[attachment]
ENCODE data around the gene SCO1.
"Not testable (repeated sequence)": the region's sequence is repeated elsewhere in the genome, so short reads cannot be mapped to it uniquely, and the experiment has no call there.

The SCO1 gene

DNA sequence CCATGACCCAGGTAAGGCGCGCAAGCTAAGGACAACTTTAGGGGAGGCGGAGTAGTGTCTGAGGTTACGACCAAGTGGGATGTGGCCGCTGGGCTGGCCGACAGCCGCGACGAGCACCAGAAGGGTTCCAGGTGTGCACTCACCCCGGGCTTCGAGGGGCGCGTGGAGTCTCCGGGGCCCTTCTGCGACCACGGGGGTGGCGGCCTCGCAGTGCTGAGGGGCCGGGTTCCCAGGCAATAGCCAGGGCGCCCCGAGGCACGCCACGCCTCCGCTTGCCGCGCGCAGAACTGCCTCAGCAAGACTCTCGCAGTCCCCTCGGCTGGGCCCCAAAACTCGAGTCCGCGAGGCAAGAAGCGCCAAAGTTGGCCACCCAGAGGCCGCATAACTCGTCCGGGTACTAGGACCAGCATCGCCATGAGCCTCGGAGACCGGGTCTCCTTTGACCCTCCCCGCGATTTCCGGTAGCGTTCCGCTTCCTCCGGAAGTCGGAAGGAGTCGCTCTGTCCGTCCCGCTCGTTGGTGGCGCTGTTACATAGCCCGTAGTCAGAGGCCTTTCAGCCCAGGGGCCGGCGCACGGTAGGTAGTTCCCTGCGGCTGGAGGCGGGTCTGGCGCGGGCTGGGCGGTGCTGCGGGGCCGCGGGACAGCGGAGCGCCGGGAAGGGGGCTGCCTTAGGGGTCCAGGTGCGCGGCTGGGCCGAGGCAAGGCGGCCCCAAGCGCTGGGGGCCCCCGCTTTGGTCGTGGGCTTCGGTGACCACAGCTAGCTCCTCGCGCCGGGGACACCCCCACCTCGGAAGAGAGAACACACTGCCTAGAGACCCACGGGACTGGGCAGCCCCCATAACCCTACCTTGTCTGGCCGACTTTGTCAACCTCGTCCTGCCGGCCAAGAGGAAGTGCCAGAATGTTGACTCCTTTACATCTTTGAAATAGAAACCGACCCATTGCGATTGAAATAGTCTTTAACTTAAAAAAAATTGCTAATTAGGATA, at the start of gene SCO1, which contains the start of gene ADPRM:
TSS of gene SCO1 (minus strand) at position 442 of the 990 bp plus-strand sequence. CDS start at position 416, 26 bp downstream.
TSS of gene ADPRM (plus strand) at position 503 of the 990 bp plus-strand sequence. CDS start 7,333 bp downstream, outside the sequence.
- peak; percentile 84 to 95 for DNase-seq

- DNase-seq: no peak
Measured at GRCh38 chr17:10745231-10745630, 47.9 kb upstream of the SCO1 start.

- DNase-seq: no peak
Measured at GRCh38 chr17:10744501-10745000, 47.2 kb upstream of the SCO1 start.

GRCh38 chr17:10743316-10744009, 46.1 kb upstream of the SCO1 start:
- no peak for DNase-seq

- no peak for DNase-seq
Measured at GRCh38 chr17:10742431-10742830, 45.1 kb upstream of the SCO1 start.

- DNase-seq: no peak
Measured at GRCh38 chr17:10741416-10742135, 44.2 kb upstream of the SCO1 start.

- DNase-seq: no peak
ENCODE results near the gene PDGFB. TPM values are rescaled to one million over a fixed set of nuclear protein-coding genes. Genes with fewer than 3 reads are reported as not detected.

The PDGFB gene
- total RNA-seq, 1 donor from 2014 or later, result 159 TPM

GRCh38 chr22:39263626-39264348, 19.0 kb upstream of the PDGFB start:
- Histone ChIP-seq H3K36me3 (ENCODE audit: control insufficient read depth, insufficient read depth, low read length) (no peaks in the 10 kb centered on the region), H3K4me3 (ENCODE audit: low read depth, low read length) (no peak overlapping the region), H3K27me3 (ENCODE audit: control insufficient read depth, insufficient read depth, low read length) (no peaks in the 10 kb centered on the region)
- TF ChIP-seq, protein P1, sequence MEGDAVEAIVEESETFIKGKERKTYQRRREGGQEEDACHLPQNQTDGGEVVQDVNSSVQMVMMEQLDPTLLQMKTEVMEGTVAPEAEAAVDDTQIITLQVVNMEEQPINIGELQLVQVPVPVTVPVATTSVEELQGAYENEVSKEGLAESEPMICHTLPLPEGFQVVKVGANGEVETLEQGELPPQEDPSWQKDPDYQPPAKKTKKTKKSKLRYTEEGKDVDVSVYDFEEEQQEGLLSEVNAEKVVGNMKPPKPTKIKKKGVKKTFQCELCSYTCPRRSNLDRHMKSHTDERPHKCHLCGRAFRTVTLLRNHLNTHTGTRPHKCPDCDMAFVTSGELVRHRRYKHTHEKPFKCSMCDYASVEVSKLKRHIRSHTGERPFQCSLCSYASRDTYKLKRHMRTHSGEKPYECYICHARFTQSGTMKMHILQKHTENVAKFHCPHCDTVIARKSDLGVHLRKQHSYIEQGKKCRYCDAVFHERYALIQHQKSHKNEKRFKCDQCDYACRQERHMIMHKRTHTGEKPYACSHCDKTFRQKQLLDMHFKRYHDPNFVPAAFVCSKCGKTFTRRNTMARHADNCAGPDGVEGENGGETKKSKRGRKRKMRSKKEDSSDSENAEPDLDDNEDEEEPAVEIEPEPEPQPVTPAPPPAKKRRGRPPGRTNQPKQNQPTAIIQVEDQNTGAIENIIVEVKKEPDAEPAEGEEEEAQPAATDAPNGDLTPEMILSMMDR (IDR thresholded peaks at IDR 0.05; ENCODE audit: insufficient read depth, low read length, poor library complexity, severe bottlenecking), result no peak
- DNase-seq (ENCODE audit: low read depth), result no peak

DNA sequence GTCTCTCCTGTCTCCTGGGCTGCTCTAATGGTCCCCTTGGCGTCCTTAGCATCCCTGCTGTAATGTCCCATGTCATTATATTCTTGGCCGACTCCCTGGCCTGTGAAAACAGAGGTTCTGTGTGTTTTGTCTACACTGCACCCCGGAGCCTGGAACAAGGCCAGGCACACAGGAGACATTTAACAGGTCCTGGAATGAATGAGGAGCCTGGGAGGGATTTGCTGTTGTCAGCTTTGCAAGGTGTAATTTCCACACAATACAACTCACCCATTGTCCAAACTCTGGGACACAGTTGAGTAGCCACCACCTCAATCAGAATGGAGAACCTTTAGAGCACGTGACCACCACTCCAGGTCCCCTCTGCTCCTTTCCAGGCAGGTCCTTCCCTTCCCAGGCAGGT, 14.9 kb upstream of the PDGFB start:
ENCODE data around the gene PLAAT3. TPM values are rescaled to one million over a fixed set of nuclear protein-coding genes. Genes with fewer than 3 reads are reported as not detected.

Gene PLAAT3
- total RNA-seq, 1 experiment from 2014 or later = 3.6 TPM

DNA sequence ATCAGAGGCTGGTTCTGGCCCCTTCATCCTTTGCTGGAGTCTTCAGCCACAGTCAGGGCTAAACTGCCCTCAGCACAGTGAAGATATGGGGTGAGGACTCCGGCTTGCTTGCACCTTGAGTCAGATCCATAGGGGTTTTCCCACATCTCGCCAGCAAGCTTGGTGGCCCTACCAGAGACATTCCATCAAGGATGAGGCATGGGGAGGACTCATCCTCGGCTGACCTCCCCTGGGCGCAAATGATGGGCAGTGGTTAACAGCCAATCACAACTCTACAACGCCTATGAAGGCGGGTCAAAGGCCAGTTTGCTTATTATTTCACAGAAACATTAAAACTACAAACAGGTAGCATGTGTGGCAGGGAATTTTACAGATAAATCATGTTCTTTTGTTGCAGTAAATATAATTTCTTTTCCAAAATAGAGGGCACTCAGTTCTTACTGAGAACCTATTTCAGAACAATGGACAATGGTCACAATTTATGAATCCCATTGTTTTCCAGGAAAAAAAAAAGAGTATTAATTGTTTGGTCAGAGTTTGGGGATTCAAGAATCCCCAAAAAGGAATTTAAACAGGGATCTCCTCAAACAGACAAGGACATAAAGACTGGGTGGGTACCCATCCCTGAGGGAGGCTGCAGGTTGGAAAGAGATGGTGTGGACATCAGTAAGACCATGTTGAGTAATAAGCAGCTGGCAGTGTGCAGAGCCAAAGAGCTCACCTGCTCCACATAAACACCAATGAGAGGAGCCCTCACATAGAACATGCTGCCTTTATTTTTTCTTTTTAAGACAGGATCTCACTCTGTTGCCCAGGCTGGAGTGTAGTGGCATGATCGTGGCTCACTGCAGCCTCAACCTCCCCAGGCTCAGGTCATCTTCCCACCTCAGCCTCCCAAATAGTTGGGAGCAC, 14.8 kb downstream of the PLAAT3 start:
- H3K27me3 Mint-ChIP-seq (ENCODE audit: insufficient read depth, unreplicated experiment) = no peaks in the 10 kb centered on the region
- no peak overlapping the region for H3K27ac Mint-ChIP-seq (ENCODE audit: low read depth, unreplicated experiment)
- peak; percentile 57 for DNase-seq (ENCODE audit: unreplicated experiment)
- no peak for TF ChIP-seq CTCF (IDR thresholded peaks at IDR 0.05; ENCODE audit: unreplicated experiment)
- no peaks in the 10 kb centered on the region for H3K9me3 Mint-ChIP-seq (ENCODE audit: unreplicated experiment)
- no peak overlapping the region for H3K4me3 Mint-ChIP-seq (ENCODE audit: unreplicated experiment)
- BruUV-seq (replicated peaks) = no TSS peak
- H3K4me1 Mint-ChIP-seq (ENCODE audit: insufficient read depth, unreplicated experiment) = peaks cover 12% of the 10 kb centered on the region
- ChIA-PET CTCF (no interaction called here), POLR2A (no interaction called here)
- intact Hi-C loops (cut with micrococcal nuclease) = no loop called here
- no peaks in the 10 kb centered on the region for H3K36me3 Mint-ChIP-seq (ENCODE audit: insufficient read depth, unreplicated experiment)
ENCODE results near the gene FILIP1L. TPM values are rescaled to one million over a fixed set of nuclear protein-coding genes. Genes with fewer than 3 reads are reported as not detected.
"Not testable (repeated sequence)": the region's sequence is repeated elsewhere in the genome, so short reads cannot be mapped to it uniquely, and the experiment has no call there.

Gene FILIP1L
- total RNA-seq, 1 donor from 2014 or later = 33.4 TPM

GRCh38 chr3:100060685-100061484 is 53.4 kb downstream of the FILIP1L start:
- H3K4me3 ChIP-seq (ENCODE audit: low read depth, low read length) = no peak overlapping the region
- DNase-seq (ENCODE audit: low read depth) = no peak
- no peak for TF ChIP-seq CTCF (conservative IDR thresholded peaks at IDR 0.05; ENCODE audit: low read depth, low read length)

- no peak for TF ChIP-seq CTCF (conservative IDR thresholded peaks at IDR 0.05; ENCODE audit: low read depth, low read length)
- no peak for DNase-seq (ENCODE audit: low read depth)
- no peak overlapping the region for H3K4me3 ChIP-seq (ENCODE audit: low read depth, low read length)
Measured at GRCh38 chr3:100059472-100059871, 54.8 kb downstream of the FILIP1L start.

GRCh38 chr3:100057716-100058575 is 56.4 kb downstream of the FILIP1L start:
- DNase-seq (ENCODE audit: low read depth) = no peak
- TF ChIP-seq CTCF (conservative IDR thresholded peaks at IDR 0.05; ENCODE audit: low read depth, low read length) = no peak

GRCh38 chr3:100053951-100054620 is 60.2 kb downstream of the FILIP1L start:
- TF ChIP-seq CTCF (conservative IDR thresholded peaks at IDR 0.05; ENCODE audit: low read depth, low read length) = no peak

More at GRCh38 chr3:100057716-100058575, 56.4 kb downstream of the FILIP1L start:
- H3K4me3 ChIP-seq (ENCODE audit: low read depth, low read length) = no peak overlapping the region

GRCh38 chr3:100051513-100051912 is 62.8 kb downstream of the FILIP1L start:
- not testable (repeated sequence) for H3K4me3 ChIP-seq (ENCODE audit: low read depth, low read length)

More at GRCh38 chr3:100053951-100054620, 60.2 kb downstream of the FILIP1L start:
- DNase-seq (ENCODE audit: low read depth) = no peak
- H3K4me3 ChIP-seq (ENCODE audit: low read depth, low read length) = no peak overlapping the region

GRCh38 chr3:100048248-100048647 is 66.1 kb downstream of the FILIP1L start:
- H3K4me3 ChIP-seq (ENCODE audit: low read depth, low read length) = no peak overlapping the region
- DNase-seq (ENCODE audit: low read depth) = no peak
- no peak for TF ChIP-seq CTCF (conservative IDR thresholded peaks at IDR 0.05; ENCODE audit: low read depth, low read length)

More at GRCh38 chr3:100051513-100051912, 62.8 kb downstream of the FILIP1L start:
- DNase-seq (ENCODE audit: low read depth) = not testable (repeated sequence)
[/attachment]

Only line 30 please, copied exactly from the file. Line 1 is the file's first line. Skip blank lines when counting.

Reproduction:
DNA sequence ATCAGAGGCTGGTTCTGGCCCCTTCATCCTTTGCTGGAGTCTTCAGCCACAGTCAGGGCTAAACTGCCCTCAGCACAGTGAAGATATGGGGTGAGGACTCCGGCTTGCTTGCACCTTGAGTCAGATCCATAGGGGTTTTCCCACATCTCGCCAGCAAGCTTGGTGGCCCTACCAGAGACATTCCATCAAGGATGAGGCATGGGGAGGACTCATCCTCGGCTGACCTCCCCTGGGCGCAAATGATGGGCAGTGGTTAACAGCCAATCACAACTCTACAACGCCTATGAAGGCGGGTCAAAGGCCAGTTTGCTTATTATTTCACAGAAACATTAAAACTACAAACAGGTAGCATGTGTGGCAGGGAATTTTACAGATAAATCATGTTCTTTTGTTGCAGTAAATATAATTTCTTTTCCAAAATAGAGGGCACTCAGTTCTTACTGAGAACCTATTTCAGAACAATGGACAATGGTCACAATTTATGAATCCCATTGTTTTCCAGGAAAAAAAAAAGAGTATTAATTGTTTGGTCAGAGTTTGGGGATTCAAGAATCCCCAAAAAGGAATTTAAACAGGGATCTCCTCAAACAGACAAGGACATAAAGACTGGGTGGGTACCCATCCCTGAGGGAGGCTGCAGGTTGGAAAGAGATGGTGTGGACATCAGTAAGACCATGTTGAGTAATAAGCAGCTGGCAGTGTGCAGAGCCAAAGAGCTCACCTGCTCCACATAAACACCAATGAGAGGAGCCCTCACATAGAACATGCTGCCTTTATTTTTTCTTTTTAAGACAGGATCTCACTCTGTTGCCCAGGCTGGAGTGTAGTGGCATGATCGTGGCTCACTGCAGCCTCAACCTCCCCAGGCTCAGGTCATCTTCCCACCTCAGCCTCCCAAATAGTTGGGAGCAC, 14.8 kb downstream of the PLAAT3 start: